You disappear, and all the flowering ceases,
As, far from you, the melancholy increases.
You appear, and the flowers and the verdure,
In the woods and meadows, change their colour.
If you wish, Madame, the well-beloved,
If beneath the green branches, you would
Walk with me, so arm in arm we went,
Heavens! What kisses then! What mad intent!
But no! Always a sour face you display.
And yet I burn, I’m withering away,
And desire tears me, tooth and claw,
For it is you I love, O, Madame la Mort!
(Premier vers: Des Morts)
O funereal Cloître-Saint-Merri! The streets so sombre!
I can never tread those bleak pavements without pain,
Shivering at all the horrors that they conjure.
And your wall ever re-rendered, cleaned in vain,
O Maison Transnonain, infamous, cursed corner,
In my roused heart, monstrous, bleeds its pain.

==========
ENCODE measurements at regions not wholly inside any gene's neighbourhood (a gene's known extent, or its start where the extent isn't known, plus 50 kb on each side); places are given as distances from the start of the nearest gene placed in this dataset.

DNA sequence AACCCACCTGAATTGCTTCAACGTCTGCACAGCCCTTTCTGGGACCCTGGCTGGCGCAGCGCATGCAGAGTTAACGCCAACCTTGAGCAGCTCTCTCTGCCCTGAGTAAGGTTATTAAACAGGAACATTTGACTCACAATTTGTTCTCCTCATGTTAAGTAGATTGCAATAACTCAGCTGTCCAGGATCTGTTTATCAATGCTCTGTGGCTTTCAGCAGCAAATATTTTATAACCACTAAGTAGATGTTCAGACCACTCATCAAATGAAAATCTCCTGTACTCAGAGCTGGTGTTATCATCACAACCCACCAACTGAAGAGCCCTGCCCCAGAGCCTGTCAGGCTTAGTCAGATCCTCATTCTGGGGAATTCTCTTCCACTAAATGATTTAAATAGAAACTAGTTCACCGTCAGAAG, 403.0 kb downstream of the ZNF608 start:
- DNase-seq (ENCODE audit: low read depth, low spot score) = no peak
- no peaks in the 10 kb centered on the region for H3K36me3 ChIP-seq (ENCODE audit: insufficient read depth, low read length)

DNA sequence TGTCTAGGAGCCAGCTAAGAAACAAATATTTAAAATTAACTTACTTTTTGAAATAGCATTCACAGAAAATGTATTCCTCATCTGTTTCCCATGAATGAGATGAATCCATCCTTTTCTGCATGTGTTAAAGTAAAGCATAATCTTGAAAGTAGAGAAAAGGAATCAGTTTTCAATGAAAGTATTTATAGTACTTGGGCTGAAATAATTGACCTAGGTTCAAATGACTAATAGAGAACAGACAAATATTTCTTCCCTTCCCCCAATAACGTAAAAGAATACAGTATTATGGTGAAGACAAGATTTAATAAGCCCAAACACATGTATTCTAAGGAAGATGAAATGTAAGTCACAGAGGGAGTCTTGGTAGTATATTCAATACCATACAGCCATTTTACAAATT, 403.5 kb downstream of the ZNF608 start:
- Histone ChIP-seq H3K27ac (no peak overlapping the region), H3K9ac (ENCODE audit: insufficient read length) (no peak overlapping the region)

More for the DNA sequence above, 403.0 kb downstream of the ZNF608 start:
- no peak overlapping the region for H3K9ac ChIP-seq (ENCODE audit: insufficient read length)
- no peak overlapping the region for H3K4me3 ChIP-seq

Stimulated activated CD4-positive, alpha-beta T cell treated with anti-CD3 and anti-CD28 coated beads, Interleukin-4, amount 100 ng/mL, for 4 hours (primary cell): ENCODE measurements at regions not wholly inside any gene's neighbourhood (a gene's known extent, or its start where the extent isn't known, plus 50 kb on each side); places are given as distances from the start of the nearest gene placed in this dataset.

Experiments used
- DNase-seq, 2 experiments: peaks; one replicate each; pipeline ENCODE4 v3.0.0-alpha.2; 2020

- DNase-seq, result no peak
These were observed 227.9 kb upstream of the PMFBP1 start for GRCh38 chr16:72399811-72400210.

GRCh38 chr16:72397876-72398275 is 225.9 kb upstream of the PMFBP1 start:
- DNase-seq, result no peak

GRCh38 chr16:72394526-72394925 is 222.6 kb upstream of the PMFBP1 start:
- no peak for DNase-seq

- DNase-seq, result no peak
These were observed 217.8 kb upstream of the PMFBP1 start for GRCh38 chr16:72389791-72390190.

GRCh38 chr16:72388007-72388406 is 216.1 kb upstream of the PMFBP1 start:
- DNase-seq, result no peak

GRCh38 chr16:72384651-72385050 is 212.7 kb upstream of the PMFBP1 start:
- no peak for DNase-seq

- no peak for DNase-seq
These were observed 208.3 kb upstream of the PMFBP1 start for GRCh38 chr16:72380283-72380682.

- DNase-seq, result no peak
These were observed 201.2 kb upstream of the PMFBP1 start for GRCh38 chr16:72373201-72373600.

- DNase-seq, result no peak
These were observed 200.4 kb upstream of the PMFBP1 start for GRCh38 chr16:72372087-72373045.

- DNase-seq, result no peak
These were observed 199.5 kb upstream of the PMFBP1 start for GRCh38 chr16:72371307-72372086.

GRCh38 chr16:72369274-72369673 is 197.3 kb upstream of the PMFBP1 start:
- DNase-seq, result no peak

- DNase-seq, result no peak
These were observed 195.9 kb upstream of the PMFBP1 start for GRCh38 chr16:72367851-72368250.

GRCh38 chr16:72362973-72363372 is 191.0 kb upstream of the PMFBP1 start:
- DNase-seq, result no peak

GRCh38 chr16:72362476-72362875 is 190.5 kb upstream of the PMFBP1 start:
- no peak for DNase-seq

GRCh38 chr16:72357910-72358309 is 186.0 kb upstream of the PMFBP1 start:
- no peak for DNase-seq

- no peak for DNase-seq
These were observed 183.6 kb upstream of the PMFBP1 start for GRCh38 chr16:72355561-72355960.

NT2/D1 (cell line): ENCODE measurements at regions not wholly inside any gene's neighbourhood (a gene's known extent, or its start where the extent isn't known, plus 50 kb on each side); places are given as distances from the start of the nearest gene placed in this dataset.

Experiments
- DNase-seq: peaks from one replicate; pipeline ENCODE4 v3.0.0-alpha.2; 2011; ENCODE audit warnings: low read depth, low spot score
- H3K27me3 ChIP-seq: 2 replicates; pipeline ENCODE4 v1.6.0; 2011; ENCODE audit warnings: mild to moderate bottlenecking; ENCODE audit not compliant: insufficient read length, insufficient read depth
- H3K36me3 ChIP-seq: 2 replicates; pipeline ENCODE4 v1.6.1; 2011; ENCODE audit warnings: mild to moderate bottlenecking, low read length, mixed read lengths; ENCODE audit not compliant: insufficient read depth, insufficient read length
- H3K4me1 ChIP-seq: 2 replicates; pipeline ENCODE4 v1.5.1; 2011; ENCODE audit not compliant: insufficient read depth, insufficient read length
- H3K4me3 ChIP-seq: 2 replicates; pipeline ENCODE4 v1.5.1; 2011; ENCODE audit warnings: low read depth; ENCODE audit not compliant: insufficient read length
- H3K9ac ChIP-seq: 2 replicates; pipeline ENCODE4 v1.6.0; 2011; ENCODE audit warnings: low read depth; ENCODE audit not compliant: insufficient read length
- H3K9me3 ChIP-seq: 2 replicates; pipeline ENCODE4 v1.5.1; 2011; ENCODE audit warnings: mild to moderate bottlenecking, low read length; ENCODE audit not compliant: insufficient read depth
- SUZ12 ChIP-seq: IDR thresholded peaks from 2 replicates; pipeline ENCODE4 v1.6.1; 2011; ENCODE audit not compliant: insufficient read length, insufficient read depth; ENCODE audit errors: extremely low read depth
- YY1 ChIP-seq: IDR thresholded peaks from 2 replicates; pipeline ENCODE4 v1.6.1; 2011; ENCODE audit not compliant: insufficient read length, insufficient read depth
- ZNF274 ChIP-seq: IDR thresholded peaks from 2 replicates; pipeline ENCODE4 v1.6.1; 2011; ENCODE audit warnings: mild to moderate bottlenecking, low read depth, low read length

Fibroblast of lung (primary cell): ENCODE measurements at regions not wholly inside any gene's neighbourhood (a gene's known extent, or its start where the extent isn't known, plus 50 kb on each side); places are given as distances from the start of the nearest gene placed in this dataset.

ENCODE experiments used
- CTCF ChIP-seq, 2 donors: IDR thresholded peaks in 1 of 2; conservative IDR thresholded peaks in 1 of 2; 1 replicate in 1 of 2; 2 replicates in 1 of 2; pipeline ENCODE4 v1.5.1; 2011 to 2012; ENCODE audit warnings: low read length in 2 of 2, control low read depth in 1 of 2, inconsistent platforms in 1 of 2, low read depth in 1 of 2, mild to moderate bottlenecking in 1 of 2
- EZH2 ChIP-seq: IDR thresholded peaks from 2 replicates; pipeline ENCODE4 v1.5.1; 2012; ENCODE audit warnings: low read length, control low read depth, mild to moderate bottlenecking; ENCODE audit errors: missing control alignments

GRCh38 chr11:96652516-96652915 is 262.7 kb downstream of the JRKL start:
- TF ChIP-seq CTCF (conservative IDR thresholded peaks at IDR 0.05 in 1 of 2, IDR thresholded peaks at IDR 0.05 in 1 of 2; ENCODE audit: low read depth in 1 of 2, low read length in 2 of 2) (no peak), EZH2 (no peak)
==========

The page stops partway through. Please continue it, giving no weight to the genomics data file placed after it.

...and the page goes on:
Veterans of the July Revolution, a while later,
Thought it good to reveal their souls’ candour
Undeterred by blame from their sated brothers.
Dupes, then? – Well, they raised the banner,
Dying for an effort betrayed and unfinished.
They died happy, the red flag their only honour.
A grotesque death; for the pale, astonished
Bourgeoisie, the victors dumb with surprise,
Knowing nothing of a cause so fiercely punished.
They were the young of France, who despise
All intrigue, every kind of despotism,
All the disillusioned acts of compromise.
They thought, for France, the cataclysm
Of a buttoned-up monarchy no better
Than the boot and spur of absolutism.
Their desire: universal rights, unfettered,
An ‘indomitable and rebellious freedom’,
The sun undimmed, tide at the flood forever,
The Republic, beautiful and fearsome,
Red not tricoloured. They grew cold
At the idea of ‘constitutional’ kingdoms…
And, among those veterans of July, enrolled,